What is a TICK?
A TICK is the number of NYSE upticking stocks vs downticking stocks. If 1000 stocks are upticking and 600 stocks are downticking you will get a TICK reading of + 400.
The TICK is a useful market internal tool to gauge market sentiment, design trading strategies, to prevent one from chasing, etc…
Traders use the TICK in various ways: some choose to fade TICK extremes, others use it to confirm market direction, and others incorporate the TICK into their trading setups.
In this article, I want to go over some of the TICK strategies and methods I personally use in my trading.
Let’s begin with a TICK hook. The difference between a candlestick TICK chart and a line on close TICK chart is the visual TICK hook. A TICK hook is shaped like a “V” or an inverted V similar to a “N”. At times they may look like a “W” or a “M”. A line on close TICK chart shows this visually. Take a look below:
The yellow arrows point out some examples of TICK hooks. I use TICK hooks to enter as well as to exit. An entry would be made when the TICK’s make a “V” or “W” hook. An exit would be at an “N” or “M” hook. TICK hooks also help a trader from chasing the market and timing a pullback. Instead of entering when the TICK’s are at the upper range, wait for a retrace on the TICK and enter on a hook.
A TICK fade is a common strategy used by many traders. The key here is to understand which TICK hook to fade. If TICK’s remain above the zero line, you do not want to be fading a TICK hook at the upper range. A TICK spending the majority of its time above zero indicates bullish internals. A TICK strategy in such an environment is to fade the lower TICK hooks. Below is an example of a TICK fade.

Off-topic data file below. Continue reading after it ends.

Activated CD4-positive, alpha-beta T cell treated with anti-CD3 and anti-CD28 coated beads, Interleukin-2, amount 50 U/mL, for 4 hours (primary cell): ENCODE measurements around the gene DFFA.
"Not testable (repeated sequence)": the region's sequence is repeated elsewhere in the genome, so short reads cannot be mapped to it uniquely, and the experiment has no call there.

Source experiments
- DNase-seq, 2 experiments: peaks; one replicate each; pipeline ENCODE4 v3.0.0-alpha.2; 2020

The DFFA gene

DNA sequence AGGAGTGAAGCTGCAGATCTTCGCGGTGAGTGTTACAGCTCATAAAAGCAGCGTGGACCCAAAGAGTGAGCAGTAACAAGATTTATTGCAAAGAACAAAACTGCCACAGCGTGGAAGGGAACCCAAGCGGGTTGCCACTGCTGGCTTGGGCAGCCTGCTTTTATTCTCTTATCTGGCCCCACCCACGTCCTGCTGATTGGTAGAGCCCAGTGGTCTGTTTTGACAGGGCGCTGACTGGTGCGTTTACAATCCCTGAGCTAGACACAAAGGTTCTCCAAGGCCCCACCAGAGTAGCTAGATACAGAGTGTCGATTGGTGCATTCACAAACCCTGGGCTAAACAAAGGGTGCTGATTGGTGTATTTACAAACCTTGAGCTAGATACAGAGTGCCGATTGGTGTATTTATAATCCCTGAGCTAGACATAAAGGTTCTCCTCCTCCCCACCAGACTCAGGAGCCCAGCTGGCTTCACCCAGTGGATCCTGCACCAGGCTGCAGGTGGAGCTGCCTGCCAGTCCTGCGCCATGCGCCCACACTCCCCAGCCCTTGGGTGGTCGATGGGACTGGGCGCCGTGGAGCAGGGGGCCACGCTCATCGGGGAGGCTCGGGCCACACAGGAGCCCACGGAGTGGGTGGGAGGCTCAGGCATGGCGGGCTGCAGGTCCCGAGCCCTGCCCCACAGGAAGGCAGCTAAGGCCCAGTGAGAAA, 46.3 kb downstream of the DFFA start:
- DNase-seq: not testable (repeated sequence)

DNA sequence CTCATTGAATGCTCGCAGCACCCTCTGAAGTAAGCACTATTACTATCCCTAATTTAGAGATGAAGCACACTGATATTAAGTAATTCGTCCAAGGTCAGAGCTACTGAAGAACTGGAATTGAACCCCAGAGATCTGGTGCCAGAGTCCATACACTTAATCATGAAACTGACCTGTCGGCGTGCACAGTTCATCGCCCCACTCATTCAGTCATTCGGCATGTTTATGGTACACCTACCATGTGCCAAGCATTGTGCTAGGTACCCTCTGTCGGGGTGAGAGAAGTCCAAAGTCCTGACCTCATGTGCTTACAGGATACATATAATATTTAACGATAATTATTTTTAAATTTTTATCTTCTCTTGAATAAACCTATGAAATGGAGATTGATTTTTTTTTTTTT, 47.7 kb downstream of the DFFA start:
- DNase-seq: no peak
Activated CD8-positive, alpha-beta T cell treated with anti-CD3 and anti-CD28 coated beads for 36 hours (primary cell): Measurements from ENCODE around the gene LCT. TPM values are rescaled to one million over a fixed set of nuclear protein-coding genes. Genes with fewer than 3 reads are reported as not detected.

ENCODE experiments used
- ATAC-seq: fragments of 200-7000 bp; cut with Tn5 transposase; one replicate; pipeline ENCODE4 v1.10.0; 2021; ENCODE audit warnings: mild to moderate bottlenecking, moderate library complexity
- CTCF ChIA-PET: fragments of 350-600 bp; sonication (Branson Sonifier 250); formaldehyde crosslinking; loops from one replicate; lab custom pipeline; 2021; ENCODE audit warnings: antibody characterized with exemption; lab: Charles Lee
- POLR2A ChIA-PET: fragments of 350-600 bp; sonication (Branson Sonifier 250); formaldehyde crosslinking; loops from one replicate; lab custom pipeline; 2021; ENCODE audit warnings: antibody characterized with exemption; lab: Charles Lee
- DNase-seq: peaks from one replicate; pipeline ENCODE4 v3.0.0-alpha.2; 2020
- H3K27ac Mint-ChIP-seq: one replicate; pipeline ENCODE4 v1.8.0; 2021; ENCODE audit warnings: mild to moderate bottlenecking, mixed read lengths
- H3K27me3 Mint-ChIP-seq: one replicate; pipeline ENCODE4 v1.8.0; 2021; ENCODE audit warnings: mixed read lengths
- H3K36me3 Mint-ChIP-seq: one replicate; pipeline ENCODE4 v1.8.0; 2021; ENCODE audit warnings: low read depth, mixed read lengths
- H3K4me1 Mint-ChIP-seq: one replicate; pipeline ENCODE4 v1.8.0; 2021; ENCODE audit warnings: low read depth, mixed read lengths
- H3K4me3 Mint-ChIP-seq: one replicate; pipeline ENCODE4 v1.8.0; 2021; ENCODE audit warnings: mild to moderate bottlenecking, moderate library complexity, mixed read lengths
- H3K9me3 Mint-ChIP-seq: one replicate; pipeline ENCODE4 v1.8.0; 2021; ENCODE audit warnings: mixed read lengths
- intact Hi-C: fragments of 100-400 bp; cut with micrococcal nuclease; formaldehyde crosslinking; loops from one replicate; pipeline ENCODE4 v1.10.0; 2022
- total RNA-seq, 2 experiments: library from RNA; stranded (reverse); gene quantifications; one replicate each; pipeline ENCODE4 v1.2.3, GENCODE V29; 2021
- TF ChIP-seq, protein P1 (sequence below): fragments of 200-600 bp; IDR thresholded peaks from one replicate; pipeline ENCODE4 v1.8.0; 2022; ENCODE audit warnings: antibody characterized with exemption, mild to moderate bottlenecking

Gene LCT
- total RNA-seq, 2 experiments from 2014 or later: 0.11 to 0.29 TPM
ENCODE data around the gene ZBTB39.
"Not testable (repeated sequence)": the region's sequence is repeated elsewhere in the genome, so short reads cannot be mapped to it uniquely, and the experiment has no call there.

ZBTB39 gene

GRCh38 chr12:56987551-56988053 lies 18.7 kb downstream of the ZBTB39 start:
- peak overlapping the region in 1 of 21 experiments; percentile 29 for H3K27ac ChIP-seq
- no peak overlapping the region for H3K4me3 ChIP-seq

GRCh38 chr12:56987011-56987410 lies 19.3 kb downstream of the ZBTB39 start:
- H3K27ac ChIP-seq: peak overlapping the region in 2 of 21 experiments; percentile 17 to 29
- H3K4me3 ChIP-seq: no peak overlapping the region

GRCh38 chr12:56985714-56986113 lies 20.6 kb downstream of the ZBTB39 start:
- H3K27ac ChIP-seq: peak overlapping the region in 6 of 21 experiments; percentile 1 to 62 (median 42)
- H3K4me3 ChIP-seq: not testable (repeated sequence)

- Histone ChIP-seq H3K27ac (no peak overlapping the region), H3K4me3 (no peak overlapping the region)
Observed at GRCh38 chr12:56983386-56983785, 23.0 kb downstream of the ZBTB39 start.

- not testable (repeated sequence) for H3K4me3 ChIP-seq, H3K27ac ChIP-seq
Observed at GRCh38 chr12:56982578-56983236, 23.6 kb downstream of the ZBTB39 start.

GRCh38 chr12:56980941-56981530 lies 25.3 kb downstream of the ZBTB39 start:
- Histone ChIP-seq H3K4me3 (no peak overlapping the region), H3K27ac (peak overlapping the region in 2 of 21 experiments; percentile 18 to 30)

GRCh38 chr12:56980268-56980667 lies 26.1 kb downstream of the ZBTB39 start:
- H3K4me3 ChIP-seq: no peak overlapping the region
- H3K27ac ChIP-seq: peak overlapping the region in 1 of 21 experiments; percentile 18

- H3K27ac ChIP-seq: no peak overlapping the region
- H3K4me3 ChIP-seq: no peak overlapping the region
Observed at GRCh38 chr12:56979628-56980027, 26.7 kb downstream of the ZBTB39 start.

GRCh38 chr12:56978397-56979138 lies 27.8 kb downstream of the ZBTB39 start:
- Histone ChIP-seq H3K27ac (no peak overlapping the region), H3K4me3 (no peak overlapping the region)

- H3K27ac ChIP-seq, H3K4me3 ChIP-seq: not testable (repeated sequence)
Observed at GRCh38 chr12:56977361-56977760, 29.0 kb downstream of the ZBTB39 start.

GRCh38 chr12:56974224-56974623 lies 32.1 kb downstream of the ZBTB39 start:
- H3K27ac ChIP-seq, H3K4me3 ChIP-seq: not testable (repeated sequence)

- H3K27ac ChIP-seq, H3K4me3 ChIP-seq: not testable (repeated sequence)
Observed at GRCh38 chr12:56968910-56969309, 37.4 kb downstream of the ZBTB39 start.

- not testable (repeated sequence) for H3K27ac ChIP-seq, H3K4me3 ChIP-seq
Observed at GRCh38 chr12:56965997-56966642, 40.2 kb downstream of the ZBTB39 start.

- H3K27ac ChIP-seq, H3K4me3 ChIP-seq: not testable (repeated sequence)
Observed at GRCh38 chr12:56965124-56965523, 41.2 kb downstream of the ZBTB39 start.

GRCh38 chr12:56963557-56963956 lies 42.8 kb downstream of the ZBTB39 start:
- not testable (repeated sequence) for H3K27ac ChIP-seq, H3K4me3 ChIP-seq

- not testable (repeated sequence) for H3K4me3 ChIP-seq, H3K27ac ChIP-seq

First thing you need to do is to wait for the TICK’s to create a range. Once the TICK has placed its low and high, simply draw a horizontal line at both extremes. This the TICK range. Notice the two red horizontal lines on the chart above. Whenever the TICK’s reach either side of the range, you fade the TICK. TICK fades are a little tricky at first to master. You need to create several rules in order to apply it to your trading strategies. For example, TICK fades on both sides work in a range bound market. In an up trending market you do not want to be fading a TICK hook at the upper range and vice versa in a down trending market. Play around with it and you will eventually start adding your own filters to TICK fades.
A second example is a TICK fade at an extreme reading. Traders will often fade extreme TICK readings of +1000, -1000, +1200, and -1200. I personally like to fade the extreme negative readings of -1000 and -1200. The markets will often bounce for a quick scalp. What about the positive extreme readings? I often find price to pullback and lift further after an extreme positive TICK reading. Take a look at the chart below.
The bottom chart shows a 1 minute candlestick TICK chart. The yellow arrows represent the TICK extreme readings of +1000 and more. On the price chart above, the yellow arrows indicate the same time the TICK’s reached the extreme +1000 readings. Notice how price advanced and a TICK fade would of not worked.